View from the south east
|Former names||Caversham Manor|
|Status||Grade II listed|
|Location||Caversham, Berkshire, UK|
Caversham Park is a Victorian stately home with parkland in the suburb of Caversham, on the outskirts of Reading, England. Historically located in Oxfordshire, with boundary changes it became part of Berkshire in 1911. Caversham Park was home to BBC Monitoring and BBC Radio Berkshire.
The history of Caversham Park goes back to at least Norman times, when Walter Giffard, a distant relative of William the Conqueror, was given the estate after the 1066 conquest. The estate, then Caversham Manor, was a fortified manor house or castle, probably nearer the Thames than the present house. The estate was registered in the Domesday Book, in an entry describing a property of 9.7 square kilometres (2,400 acres) worth £20. The estate passed to William Marshall, Earl of Pembroke and Protector of the Realm, in the late 12th century. Marshall, who in his final years acted as de facto regent under the reign of a young Henry III, died in Caversham Park in 1219.
Later it was occupied by the Earls of Warwick. In 1542, it was bought by Sir Francis Knollys, the treasurer of Queen Elizabeth I. However, he did not move here until over forty years later, when he completely rebuilt the house slightly to the north. Sir Francis' son, William Knollys, the Earl of Banbury, entertained Queen Elizabeth I and Queen Anne of Denmark here.
Later it became home to the Royalist Earl of Craven. During the Civil War, the house was confiscated and used to imprison Charles I. Following the Civil War, the Elizabethan manor house was demolished because of its poor state of repair and rebuilt by Lord Craven after 1660, probably with William Winde as the architect. The estate was sold in 1697, passing by the 1720s into the hands of William, first Baron, and later Earl, Cadogan (d 1726).
William Cadogan, 1st Earl Cadogan started to have the house rebuilt in 1718. A friend of the Duke of Marlborough, he tried to rival the gardens at Blenheim Palace. A plan of the 1723 design was published by Colen Campbell in Vitruvius Britannicus III, 1725. The house burned down in the late 18th century and was replaced with a smaller house. This was enlarged by Major Charles Marsack in the 1780s, in the Greek temple style, with an impressive Corinthian colonnade. Marsack was High Sheriff of Oxfordshire for 1787.
This house also burnt down in 1850.
In his Observations on Modern Gardening of 1770, Thomas Whately described the approach to Lord Cadogan's Caversham as examplary, an artful solution to its restrictive setting "confined within a narrow valley, without views, buildings or water", He praises the unequivocal statement of being a road to a grand house: "The approach to Caversham, though a mile in length, and not once in sight of the house, till close upon it, yet can never be mistaken for any other way than it is". "Crossing the whole breadth of a lovely valley; the road is conducted along the bottom, continually winding in natural easy sweeps, and presenting at every bend some new scene to the view ... insensibly ascending, all the way". It finally "rises under a thick wood in the garden up to the house, where it suddenly bursts out upon a rich, and extensive prospect, with the town and the churches of Reading full in sight, and the hills of Windsor forest in the horizon."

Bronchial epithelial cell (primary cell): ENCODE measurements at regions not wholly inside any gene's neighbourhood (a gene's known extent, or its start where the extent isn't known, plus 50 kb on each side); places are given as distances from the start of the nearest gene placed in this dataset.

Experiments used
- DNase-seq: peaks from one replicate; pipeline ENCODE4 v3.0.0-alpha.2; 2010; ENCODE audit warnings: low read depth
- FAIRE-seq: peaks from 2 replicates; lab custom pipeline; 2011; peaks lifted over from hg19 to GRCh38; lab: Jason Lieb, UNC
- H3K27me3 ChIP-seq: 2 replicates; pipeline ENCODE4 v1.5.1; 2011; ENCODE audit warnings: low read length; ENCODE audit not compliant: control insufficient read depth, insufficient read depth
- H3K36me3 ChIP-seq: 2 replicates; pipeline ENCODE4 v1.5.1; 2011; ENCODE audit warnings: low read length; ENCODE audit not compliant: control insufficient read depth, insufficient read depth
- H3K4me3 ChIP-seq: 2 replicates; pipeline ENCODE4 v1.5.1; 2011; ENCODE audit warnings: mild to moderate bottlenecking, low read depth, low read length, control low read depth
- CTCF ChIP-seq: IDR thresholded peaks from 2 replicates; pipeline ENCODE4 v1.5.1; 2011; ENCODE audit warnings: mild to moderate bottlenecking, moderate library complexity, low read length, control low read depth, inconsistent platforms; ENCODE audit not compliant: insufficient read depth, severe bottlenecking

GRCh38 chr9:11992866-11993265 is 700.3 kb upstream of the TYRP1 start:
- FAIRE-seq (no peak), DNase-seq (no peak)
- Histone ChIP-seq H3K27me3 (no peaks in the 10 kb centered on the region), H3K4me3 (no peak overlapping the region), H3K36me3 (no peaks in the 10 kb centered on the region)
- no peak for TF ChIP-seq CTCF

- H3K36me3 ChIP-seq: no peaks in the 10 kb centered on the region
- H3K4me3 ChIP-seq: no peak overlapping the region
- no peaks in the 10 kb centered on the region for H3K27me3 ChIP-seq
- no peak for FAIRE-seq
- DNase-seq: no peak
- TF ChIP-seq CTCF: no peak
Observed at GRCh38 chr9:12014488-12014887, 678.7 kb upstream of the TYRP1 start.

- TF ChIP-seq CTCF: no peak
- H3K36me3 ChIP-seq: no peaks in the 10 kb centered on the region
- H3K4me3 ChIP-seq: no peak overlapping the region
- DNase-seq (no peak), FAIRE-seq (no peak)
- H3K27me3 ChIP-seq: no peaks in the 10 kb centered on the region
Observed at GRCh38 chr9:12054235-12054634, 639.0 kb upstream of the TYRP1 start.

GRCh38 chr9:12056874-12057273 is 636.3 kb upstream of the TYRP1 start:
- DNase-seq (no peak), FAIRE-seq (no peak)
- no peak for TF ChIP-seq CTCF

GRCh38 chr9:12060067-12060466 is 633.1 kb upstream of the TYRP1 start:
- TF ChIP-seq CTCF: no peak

In April 1786, Thomas Jefferson, the future third President of the United States, visited Caversham Park and other places described in Whately's treatise in search of inspirations for his own gardens at Monticello and other architectural projects. An astute observer, Jefferson's account in his Notes of a Tour of English Gardens reads like this:
"Caversham. Sold by Ld. Cadogan to Majr. Marsac. 25. as. of garden, 400. as. of park, 6 as. of kitchen garden. A large lawn, separated by a sunk fence from the garden, appears to be part of it. A straight broad gravel walk passes before the front and parallel to it, terminated on the right by a Doric temple, and opening at the other end on a fine prospect. This straight walk has an ill effect. The lawn in front, which is pasture, well disposed with clumps of trees."
Jefferson undertook the tour in the company of John Adams, his close friend and predecessor as US president. Adams' observations are far more general. However, he gives a fuller account of the route they were taking: "Mr. Jefferson and myself went in a post-chaise to Woburn farm, Caversham, Wotton, Stowe, Edgehill, Stratford upon Avon, Birmingham, the Leasowes, Hagley, Stourbridge, Worcester, Woodstock, Blenheim, Oxford, High Wycombe, and back to Grosvenor Square... The gentlemen's seats were the highest entertainment we met with. Stowe, Hagley, and Blenheim, are superb; Woburn, Caversham, and the Leasowes are beautiful. Wotton is both great and elegant, though neglected". He was damning about the means used to finance the large estates, and he did not think that the embellishments to the landscape, made by the owners of the great English country houses, would suit the more rugged American countryside.